It's the single most controversial food. No, not foie gras or bouncing baby veal. It's pizza, and everyone is partisan, everyone is fist-bangingly confident in their chosen pie's supremacy.
There are two pizza newcomers, and I'm going to go out on a limb and say they're both the best thing to happen to Tampa in a long time (well, these two and Datz Deli, which I'm reviewing Thursday in Weekend). What's funny is that the pies are similar in aesthetic but vastly different in origin. Anthony's is the 13th restaurant for Anthony Bruno; all the rest are on the east coast of Florida. Located in Carrollwood, it's coal-oven pie, extra crispy ("well done," they call it) New York-style, no bones about it. Pizzaiolo Bavaro, in Tampa's deliciously blossoming downtown, is pure Neapolitan know-how.
Bavaro owner Dan Bavaro is also a New Yorker, but after selling a luxury transportation business there, he spent time roaming Italy, falling deeply in lust with the mosaic-tiled, rounded brick pizza ovens handmade by Stefano Ferrara and his family outside Naples for the past 100 years.
He bought one and had it shipped by container while pizza maestro Sandro Vitale was imported by plane. Vitale is serious, his mien more appropriate to a neurosurgeon just gloved up. No matter. He could give the stink eye and spit nickels as long as his pizzas come out this great. It's clearly a precise science: Stretch the ball of dough, toss rakishly for ideal thinness, then give it a topping of hand-crushed and deseeded San Marzano tomatoes and other ingredients (less is more) and slide it into the maw of the blistering oven. Vigilance is paramount. Ten seconds either way make a difference. We had five pizzas that were perfect — chewy, blistery, crisp-bottomed — and one that was a little floppy.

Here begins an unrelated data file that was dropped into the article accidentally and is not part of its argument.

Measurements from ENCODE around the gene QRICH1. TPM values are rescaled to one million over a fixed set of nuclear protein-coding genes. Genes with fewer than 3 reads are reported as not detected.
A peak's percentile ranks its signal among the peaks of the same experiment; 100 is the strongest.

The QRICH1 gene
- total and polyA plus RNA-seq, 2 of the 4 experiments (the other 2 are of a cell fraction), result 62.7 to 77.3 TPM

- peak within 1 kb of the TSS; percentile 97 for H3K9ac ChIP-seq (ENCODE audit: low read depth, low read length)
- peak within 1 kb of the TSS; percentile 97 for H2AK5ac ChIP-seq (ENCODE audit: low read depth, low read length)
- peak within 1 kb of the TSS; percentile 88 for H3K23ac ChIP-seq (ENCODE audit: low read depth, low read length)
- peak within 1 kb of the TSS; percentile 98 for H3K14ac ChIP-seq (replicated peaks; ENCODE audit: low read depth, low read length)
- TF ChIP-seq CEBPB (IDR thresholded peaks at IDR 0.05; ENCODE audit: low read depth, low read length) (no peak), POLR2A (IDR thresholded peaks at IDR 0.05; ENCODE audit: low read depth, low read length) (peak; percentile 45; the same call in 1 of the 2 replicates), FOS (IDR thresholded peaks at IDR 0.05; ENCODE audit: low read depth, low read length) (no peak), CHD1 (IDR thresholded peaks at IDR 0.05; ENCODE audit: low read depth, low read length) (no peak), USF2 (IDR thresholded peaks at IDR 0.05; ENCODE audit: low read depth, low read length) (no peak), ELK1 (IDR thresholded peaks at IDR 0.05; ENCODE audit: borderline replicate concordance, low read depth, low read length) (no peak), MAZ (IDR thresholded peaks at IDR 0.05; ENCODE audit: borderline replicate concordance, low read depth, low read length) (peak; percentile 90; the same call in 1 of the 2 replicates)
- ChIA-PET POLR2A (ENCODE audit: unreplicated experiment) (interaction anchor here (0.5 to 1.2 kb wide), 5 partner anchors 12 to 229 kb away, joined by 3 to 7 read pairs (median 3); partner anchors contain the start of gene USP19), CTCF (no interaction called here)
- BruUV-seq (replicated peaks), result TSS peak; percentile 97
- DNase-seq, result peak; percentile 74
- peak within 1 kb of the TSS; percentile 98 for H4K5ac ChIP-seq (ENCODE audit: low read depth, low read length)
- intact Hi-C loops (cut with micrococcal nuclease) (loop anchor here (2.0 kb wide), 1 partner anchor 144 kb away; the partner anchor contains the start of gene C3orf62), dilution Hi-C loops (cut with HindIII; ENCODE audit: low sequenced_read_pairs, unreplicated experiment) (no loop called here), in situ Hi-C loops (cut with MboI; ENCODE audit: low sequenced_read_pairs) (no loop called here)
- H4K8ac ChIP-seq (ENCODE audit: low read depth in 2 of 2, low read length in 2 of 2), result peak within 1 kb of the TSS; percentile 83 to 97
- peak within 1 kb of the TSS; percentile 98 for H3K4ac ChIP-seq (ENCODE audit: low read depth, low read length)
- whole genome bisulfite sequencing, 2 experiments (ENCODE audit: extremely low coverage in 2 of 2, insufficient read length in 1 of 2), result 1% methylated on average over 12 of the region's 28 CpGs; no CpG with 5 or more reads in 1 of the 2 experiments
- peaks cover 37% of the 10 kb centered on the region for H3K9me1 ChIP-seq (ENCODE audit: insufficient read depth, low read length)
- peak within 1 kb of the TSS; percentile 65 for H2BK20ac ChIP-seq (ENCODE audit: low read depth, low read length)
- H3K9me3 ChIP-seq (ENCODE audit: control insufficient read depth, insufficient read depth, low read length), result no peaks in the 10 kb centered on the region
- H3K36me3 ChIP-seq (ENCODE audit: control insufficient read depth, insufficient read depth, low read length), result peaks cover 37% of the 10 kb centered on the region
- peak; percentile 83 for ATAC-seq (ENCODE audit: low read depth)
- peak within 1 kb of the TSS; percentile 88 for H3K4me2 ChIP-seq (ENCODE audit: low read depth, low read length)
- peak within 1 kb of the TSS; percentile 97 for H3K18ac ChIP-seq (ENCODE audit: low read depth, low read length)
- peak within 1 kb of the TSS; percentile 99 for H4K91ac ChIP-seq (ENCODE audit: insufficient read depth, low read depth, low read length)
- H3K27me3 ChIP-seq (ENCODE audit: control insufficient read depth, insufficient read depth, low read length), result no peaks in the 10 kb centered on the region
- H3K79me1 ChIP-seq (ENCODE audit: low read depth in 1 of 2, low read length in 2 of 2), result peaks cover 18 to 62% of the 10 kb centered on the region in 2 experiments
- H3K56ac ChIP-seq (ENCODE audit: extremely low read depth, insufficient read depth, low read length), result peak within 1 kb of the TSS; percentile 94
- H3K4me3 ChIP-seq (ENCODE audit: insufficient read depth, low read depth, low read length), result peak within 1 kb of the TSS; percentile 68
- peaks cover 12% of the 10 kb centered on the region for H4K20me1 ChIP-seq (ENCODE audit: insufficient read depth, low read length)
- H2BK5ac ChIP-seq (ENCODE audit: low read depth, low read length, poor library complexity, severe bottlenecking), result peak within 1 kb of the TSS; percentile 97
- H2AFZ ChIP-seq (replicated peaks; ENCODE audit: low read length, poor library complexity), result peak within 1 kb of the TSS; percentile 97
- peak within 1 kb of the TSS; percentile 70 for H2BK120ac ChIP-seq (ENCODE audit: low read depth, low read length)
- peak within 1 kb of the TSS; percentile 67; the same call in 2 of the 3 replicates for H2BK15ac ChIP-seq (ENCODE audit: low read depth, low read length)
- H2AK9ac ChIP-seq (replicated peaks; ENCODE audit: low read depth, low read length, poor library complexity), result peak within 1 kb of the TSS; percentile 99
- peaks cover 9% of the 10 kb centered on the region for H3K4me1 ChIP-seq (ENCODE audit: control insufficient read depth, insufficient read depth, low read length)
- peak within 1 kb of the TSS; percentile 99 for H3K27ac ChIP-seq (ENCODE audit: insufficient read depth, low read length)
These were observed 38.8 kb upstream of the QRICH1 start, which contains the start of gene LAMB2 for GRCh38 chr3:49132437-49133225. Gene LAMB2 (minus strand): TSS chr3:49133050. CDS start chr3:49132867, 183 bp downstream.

Bavaro's oven hovers around 900 degrees. It's 850 over at Anthony's, that kind of heat cooking the pies quickly and adding a nutty, charry flavor to the dough. Twelve-inchers and 16-ers at Anthony's (only 12 over at Bavaro, kind of a large one-person size), each one getting a luscious mantle of mozzarella and Romano cheese, a little basil, olive oil and crushed plum tomato. At neither place are topping options exhaustive. Nope, no stinkin' ham and pineapple. You can get broccoli rabe and Italian sausage ($15.95 or $18.95) at Anthony's, soppressata and buffalo mozzarella at Bavaro ($15). You can build your own, but you're better off letting the experts concoct one of caramelized onion and provolone at Bavaro ($13), or a specialty pie topped with a bloom of peppery arugula at Anthony's ($15.95 or $18.95).
Both restaurants are family-friendly, bustling, with enough hard surfaces to have laughter and clattering dish noise ricochet over the soundtrack (at Anthony's a guilty-pleasure blend of old rock and Rat Packers). Decor is charming at both, servers even more so, and when Anthony's gets a liquor license extended to its patio tables out back, it may be Carrollwood's top place to sip Chianti through a lovely Florida dusk.
At both, nonpizza offerings are worthy of more heaps of praise. In no particular order, the Nutella dessert pizza at Bavaro ($9) is stupendous, matched bite for bite by a waffle that gets a little wood-smoke from the pizza oven topped with a ball of gelato (ours a stunning strawberry, $6). At Anthony's, a side order of eggplant Marino ($9.95), simple breaded and fried rounds with bright tomato sauce, is hearty and wholesome, as are the wings ($8.95 for 10, $14.95 for 20). They would leave a Buffalonian head-scratching, but these Italian-style beauties are herb-flecked and deeply bronzed from the coal oven, then paired with a tangle of caramelized onions and lengths of griddled focaccia.
In both cases, these newcomers have moved in not far from existing pizza joints (Eddie & Sam's near Bavaro; Cici's, Best New York and others near Anthony's). But as I've said, since opinions are so divided on the topic, there's room for more pizza any way you slice it.
Laura Reiley can be reached at email@example.com or (727) 892-2293. Her blog, the Mouth of Tampa Bay, is at www.blogs. tampabay.com/dining. Reiley dines anonymously and unannounced. The Times pays all expenses. Advertising has nothing to do with selection for review or the assessment.